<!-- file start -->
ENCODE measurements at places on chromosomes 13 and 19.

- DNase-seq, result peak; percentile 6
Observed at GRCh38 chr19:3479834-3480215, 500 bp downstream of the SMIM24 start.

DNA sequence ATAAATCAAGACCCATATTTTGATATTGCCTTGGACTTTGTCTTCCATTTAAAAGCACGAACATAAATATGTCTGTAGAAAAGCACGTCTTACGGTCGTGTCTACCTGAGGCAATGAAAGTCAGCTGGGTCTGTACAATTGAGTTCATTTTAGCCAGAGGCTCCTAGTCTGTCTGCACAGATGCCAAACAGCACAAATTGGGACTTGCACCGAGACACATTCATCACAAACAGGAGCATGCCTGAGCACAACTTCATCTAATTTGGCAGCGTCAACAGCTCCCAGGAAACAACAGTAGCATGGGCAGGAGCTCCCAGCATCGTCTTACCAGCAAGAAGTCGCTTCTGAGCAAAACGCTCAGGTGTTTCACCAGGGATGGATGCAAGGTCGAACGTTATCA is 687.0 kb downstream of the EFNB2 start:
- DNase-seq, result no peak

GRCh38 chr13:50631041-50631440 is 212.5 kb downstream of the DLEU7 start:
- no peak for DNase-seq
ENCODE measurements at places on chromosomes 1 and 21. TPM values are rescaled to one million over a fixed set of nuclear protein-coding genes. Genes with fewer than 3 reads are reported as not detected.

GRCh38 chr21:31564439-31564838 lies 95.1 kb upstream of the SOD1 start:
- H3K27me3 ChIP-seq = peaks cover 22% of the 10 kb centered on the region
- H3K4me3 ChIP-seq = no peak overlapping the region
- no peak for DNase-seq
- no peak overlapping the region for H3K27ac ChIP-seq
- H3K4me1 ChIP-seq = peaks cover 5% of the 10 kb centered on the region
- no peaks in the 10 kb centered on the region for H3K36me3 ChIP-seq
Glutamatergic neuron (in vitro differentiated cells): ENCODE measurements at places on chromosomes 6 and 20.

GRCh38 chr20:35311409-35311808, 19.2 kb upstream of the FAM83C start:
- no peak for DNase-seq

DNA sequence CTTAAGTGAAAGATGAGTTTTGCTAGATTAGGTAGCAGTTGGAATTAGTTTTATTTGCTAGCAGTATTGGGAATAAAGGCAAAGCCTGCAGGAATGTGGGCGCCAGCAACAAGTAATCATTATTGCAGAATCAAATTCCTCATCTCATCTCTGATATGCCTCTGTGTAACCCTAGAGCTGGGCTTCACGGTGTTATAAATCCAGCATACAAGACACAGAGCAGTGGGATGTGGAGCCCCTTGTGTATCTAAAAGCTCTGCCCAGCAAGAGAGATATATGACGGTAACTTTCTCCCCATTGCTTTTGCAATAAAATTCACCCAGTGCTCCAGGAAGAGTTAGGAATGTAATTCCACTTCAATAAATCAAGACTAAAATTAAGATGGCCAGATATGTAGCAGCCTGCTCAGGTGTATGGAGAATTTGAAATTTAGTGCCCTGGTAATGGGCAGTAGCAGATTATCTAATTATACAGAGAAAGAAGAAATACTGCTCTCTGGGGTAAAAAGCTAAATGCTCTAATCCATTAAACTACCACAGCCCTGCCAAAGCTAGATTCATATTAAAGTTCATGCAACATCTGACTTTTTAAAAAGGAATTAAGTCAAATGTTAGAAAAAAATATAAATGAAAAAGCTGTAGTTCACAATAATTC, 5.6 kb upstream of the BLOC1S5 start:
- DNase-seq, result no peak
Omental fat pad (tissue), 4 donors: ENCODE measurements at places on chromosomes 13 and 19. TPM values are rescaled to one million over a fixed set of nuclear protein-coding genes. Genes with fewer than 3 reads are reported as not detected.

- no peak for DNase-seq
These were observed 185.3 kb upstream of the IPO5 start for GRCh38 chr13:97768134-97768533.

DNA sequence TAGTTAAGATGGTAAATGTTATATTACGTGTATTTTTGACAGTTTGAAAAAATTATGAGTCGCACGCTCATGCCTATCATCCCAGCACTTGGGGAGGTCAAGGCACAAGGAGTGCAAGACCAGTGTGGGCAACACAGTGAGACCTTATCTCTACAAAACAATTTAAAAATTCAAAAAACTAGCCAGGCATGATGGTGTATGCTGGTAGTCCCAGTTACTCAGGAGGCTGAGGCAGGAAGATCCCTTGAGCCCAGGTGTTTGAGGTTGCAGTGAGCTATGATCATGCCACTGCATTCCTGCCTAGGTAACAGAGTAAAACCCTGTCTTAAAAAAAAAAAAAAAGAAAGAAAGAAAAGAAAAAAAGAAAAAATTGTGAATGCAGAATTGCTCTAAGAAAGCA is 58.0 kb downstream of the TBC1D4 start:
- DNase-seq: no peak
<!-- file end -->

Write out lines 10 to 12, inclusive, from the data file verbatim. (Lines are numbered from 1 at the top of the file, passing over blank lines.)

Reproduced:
- H3K27me3 ChIP-seq = peaks cover 22% of the 10 kb centered on the region
- H3K4me3 ChIP-seq = no peak overlapping the region
- no peak for DNase-seq